For the good

Celebratory Growth

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Continuing along the lines of last week’s post around spreading the garden bug, we came across these great seeds-as-confetti. In a sustainable cardboard package, adorable flower-shaped eco-confetti contains wildflower seeds. Just throw the colorful flowers in a plot that needs a little greening, and wildflowers will soon take root and grow.

Tiny Style


A group of 10 dollhouses are now decorated better than most homes, thanks to some of LA’s best interior designers who donated their vision and design to raise money for the UCLA Mattel Children’s Discovery and Innovation Institute. The houses were auctioned off at the first annual Kaleidoscope Ball in LA, raising 1.8 million for the charity. Fashion designer Monique Lhuillier created a mini replica of her New York flagship boutique, complete with tiny racks with dresses, custom mirrors and tables and Waterford crystal chandeliers. Chris Barrett designed a contemporary beach house, including Bespoke furniture and a Noguchi coffee table.

Light of Parts


Continuing inspiration from our “Re-” theme last week, is this lighting collaboration between Gothenburg studio Design Stories and recycling workshop Returhuset. All of the materials are sourced waste from factories around Gothenburg – the textile fabric was originally a sun shade, the cords came from a Belt Factory, and the wooden components came from a carpenter’s woodshop. The table lamp version also includes a stand made from bicycle spokes. A wonderful result of re-use.

Spreading Seeds


Helping prove that gardens can thrive anywhere, a new company consisting of one motivated seed saver is here to assist city dweller’s gardens. Zach Pickens started saving seeds from the most successful plants he grew on his rooftop in Brooklyn, eventually honing a rough and tough group of seeds ready to weather NYC balconies and small space gardens. Pickens packages up the seeds in lovely silk-screen packets, with sturdy basil, beans, peppers, and marigolds ready to plant. For more thriving and unexpected gardens, check out GOOD’s list of Best Guerilla Gardens.

Bookshelf: What We’re (Re-)Reading


Illustrator Kate Bingaman-Burt went through a time when she sketched out every single purchase she made, in an attempt to be more conscious of her spending and possibilities for re-use. Now we can all do the same with her guide, What Did I Buy Today?. We can also revisit the passionate relationship between painters Frida Kahlo and Diego Rivera, via Kahlo’s love letters to him in The Diary of Frida Kahlo: An Intimate Self-Portrait.  Or, go exploring with The New Safari, a gorgeous glimpse into the African tradition of safari, and how it lives on through landscape, architecture, and interiors.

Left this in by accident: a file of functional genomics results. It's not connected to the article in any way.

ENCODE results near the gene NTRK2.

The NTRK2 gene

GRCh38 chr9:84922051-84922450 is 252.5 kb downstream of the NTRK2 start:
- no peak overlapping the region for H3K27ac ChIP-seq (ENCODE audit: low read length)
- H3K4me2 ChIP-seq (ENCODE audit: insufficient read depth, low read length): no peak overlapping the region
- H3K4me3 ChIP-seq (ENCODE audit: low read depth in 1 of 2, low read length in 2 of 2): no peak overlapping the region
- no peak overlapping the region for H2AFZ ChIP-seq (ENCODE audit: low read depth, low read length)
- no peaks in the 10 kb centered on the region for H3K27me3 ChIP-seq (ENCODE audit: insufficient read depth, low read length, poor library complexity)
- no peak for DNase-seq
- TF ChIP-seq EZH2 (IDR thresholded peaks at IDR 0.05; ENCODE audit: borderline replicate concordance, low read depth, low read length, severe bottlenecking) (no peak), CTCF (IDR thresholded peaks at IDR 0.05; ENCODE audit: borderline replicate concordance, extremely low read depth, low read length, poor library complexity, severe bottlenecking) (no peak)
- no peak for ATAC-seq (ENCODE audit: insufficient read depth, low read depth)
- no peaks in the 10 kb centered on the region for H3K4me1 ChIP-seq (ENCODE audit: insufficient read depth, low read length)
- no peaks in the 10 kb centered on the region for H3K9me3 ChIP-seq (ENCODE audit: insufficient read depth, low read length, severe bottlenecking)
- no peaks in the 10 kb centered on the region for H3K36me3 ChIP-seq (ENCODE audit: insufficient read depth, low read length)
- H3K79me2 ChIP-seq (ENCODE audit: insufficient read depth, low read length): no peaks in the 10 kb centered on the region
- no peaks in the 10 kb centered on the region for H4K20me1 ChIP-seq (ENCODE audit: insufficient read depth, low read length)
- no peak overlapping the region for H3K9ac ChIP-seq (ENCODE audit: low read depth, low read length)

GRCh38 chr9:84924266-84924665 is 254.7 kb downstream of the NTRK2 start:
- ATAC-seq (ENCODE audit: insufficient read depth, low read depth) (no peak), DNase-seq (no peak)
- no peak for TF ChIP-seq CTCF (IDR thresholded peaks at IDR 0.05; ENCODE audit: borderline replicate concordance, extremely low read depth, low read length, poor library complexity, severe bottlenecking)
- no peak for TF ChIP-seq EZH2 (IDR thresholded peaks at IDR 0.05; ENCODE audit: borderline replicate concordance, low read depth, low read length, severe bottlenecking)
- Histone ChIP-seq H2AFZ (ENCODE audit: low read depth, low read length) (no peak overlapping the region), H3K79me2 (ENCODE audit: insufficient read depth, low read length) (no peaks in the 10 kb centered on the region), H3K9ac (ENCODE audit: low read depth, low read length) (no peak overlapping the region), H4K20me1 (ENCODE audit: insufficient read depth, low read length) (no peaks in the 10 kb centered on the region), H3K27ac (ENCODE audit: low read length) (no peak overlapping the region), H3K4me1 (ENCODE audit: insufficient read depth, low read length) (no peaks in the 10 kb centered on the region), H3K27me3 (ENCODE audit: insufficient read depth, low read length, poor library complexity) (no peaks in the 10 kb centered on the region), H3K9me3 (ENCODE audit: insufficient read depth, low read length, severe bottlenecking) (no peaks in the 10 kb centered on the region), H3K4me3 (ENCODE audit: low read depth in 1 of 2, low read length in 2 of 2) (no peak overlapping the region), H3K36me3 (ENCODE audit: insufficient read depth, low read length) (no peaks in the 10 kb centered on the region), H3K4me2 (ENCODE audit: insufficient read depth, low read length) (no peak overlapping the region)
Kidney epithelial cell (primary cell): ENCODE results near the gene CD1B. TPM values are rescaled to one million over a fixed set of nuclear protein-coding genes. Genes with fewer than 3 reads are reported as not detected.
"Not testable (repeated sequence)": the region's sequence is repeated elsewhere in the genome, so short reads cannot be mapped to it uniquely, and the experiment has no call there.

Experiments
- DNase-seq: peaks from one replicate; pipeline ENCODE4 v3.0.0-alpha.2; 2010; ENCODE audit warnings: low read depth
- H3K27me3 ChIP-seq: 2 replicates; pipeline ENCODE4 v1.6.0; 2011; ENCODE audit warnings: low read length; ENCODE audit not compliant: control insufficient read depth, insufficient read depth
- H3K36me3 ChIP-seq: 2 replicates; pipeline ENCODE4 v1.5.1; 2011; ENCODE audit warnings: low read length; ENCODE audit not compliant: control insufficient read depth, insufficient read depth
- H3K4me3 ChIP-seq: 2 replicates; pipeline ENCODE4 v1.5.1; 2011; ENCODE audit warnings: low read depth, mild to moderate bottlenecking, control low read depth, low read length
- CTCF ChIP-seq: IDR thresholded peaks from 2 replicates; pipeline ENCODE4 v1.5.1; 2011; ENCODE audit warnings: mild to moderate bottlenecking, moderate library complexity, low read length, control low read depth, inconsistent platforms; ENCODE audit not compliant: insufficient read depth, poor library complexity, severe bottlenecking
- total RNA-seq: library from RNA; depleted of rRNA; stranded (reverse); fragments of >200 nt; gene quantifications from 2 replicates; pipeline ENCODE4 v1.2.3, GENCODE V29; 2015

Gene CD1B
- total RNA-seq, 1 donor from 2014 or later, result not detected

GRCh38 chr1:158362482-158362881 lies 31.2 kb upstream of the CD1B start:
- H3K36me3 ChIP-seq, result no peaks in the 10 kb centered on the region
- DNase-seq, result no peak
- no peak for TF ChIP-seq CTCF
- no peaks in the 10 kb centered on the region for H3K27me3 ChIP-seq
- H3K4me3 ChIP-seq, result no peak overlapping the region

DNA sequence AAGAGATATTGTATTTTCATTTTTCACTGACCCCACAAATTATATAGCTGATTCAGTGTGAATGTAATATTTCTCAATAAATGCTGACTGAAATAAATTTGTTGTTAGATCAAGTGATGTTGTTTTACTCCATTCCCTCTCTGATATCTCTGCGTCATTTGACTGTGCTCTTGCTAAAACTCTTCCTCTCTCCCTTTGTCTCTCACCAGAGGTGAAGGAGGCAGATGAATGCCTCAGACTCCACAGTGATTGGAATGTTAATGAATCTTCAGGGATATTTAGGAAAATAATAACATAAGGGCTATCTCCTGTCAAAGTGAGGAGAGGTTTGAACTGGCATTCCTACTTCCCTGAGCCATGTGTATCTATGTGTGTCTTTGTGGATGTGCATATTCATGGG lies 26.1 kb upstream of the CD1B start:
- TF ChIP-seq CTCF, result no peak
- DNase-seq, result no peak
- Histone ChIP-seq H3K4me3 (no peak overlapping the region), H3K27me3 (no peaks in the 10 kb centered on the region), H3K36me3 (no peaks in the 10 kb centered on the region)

(Image of Recycled Book Planter)

Getting to Net Zero

outdoor exploratorium color

Often when a museum adds an addition or undergoes renovations, the result can end up as a larger, less energy efficient conglomerate than before. But with its new building, San Francisco’s Exploratorium is going even greener, making it the country’s largest net-zero museum. In its move to Piers 15 and 17 along the Embarcadero, the building itself will serve as an interactive exhibit, showing off its Bay water heating and cooling system, rainwater collection, and 1.3 megawatt solar system. In the spirit of the museum’s mission to create exploratory, interactive experiences, its redesign educates visitors on green, efficient design.

Trash to Treasure


We love seeing ingenuity to re-route potential trash from landfills to fabulous projects. Using everyday drinking straws, Italian artist Francesca Pasquali creates beautiful wall-installation landscapes (shown above). And students at Newcastle University in England recently built a pop-up cafe, with walls and chairs made up of recycled cardboard and plastic bottles. In Amsterdam, architects used the unlikely and ubiquitous shipping tool – the pallet – to create a chic office space for a Dutch branding agency, complete with desks, dividing walls, risers and stairs, bringing character and interest to the white space.

Turning Soda into Water


An incredible new filtered bottle can turn soda into drinkable, clean, fresh water. The Oko bottle uses NASA-derived filtration technology, with 3 levels of filters removing chlorine, odors, and harmful bacteria simply by squeezing the liquid through the cap. Electro-absorption traps bacteria, while silver ions then kill it on contact. Oko provides a chart of water cleanliness ratings for several countries, showing how useful the Oko could be for people without access to clean drinking water.

Old Jeans, New Rug


Rugs take a beating, and more than other fabrics in the home, they can have imperfections that go unnoticed. So they make the perfect candidate for recycled textiles. Surprising fabrics make for beautiful rugs – like Nudie Jeans’ lovely blue-hued rugs made of old denim. Jeans are cleaned, shredded and hand-woven into the new creations in Turkey. And two Swedish designers started a project, “Re Rag Rug,” in which each month, they sew a new rug from a variety of discarded fabric materials – whether t-shirts, sweaters, towels, or blankets.

Theme Week: Re-_____ (Use,Tool, Purpose…)


This week, in honor of the season of spring-cleaning and rejuvenation, we will be focusing the blog all around the refreshing ideas of re-evaluating, re-purposing, and re-using the things in our lives. The Re-_____ world is one of ingenuity and innovation, environmental-consciousness, and reviving old into new via previously unseen insights. It will echo Robert M. Pirsig’s idea that, often, “The pencil is mightier than the pen.” by illustrating examples of flexibility, revival  and ways in which new tools are being used to approach old ideas. Its inspiring and refreshing to see what we can do with what we already have.


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